« September 2011 Table of Contents
Business Trends: Lights, camera...
Companies use sight, sound to enhance video marketing messages
By Joanne Friedrick
September 05, 2011
Known for bringing viewers clips of adorable snoozing kittens, waiting-to-be-discovered singers and dancers and embarrassing stunts and accidents, videos on YouTube and other social media outlets are increasingly being used as a marketing tool by companies and organizations that are trying to tell their story in 15 minutes or less.
Founded just six years ago, YouTube was created by three ex-PayPal employees. Since its inception, hundreds of millions of users around the world have taken advantage of it. More than 24 hours of video are uploaded to the site each minute, making it impossible to pinpoint the exact number of videos available.
Fortunately, users can cut through the clutter by using keyword searches, and companies that are uploading information often use search engine optimization (SEO) to put their videos front and center.
That’s one of the strategies being used by the Maine Office of Tourism (MOT) in Augusta, Maine, which started posting videos about the state and its seafood on YouTube about three years ago. Steve Lyons, MOT’s director of marketing, says lobster “is one of the iconic images of Maine” and appears often in the state’s advertising, website and videos.
One of the newest videos, Tasty Treats of Maine, revolves around conversations with people in the lobster industry; two lobstermen, a lobster pound operator and the owner of a company that makes lobster-based products. Posted in early February, the video garnered more than 5,400 hits by mid-July.
Telling the story of Maine seafood used to be done with still shots, says Lyon, but with video “now we can see and hear what is going on,” like seagulls crying in the background and boats bobbing in the water. “It gives you a feeling of being there,” he says.
Just as the videos have evolved, so too, says Lyons, has the marketing effort that goes with them. MOT now does keyword advertising on YouTube, so a search for the words “Maine lobster” puts the video at the top of a list of 2,500 results.
Paying for the top spot, says Lyons, has helped boost views of the videos and brought more traffic to the state’s website. “We found it to be an inexpensive way” to market, he says, likening it to paying for a key spot on a Google search.
As Maine is looking to build a tourist base through its video marketing, David Greenwood, owner of David A. Greenwood & Associates, a Boston public relations firm, says clients such as Agar Supply are looking to use video to educate both existing and potential customers.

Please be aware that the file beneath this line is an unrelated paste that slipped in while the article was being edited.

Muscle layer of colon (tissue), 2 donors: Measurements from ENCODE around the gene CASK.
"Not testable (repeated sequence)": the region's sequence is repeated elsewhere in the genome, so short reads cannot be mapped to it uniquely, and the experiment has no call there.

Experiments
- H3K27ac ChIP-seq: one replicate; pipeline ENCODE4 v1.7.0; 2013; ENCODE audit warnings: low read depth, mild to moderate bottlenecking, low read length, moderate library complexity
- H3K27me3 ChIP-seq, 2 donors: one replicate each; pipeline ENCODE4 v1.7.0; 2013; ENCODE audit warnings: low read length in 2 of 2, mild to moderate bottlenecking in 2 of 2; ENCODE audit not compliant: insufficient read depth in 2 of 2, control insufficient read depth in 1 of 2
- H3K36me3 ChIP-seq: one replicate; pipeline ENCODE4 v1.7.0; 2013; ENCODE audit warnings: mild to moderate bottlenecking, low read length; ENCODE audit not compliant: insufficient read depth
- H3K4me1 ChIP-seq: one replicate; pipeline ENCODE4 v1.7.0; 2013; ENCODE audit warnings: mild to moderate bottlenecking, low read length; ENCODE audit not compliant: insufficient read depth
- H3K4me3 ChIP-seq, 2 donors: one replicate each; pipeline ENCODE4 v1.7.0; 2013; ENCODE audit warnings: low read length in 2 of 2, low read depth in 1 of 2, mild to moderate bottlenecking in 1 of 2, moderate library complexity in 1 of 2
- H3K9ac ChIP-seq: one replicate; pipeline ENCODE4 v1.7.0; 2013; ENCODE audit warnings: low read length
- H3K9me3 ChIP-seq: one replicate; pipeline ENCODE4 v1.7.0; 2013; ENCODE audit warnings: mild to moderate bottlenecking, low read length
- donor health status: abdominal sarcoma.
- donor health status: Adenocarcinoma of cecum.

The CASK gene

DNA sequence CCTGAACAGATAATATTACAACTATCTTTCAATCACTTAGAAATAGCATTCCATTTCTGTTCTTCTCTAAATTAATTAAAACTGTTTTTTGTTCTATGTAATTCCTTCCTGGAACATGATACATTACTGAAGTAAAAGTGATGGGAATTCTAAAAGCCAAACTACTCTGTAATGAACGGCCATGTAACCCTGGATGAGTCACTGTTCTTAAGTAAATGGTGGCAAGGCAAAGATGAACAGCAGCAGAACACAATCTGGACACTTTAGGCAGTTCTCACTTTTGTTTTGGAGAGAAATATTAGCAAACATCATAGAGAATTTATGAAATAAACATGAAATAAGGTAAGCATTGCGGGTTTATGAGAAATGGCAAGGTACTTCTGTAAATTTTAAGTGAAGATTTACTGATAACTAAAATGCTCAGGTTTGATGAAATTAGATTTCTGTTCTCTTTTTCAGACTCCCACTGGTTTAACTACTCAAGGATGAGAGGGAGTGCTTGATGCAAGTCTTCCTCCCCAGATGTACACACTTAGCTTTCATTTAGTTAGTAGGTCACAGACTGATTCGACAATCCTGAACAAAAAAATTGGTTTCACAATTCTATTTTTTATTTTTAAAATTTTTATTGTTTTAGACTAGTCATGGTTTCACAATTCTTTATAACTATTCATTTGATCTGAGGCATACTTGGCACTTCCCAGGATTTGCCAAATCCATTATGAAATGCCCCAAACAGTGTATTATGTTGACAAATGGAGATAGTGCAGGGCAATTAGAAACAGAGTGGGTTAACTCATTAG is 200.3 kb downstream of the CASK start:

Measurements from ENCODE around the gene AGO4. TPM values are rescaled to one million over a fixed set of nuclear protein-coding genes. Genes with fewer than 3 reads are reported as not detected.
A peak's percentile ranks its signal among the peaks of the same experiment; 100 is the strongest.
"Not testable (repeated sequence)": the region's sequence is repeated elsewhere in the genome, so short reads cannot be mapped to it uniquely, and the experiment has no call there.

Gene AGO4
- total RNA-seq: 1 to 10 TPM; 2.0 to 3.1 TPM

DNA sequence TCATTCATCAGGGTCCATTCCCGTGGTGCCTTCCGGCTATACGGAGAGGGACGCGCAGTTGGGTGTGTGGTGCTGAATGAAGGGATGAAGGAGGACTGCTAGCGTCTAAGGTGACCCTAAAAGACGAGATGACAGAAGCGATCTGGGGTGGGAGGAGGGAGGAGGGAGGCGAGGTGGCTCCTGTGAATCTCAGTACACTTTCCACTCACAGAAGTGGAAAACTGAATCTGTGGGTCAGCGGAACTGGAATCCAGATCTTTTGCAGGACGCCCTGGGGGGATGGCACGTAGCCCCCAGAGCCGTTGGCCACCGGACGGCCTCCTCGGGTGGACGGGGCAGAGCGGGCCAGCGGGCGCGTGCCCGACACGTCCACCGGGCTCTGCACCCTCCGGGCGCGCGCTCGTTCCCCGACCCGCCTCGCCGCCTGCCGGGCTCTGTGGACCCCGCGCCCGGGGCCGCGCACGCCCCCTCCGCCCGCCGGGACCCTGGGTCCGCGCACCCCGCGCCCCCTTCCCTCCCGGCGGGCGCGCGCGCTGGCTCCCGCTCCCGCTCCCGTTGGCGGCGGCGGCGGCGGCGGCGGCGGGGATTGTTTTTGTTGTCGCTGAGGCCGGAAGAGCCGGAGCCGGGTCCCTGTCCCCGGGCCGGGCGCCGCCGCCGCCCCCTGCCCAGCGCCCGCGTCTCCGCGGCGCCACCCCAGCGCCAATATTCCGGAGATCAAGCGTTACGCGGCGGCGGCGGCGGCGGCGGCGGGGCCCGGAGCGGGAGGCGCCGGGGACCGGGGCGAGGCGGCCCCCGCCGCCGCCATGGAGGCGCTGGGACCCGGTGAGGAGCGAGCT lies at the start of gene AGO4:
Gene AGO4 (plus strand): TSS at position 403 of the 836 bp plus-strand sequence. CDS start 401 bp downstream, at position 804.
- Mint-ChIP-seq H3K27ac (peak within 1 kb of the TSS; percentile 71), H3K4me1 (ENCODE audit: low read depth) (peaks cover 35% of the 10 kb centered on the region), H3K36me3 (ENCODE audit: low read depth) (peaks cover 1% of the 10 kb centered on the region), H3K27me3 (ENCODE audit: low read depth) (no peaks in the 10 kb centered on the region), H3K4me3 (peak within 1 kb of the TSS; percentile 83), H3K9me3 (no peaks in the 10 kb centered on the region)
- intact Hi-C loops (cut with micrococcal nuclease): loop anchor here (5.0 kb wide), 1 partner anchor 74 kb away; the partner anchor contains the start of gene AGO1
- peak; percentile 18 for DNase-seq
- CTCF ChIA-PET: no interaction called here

Agar is a wholesale food distributor that offers fresh and frozen seafood among its items. In videos produced by Greenwood, Agar’s executive chef, seafood buyer and owner discuss such topics as serving seafood for Lent as well as its food shows and warehouse expansion.
The videos started about three years ago, says Greenwood, first focusing on the history of the company and then expanding into Agar’s brands, recipes and related topics. A recent video featured ideas for using different parts of the lobster in summer recipes.
Agar’s videos are posted on YouTube, but also get featured on the company’s website, are mentioned in Agar’s blog and will be highlighted in a newsletter that will go to 1,000-plus customers, he says.
Greenwood uses SEO, so when someone searches for a Boston seafood distributor, the videos come up “and then we can educate the potential customers.” He has already produced 60 to 70 videos for Agar, and about 25 percent of them have a seafood-related message.
For companies looking to add video to their marketing repertoire, Christina Skillman, principal and creative director for Skillman Video Group in Somerville, Mass., says it’s important to know who the audience will be and what message is being sent. She says the first steps in creating a video include asking discovery questions: Is the goal to reach another business or consumers? Is the plan to drive people to the website or gain new customers for the business?
After some thoughtful exploration, the next step is putting together a script on how the video will work. This is important for everyone involved, she says, from the client to the editor who uses the video to create the final product. “Pre-production is the most important part of the process, so when the crew arrives we know what we need to get,” she says.
While client input is a critical component, it’s up to the video company to craft the video and make it appropriate for the channel and message as outlined in the pre-production phase, Skillman says. Depending on what a client has to spend, they can do a simple video with no script and no additional lighting, or they can craft something that runs for several minutes and has a professional cast and crew. If a company is just looking to test the video water, she says, they may want to focus on client testimonials, which are less costly to produce.
In clips produced for About.com, Skillman Video worked with chefs from Legal Sea Food for some consumer how-to videos on topics such as opening and eating a lobster.
Legal then used those same videos at mall kiosks and posted them on YouTube.
Companies need to think about all the different ways in which they can and will use video, says Skillman. Video can be linked to social media such as Facebook, Twitter or YouTube; posted on a website; mentioned in a blog; or appear when someone does a Google search. Skillman notes that if someone goes to the trouble of searching for and finding a website, there is a 70 percent chance they will watch the video posted there.
“Social media and Internet marketing is going to be the future of marketing,” says Skillman.
Contributing editor Joanne Friedrick lives in Portland, Maine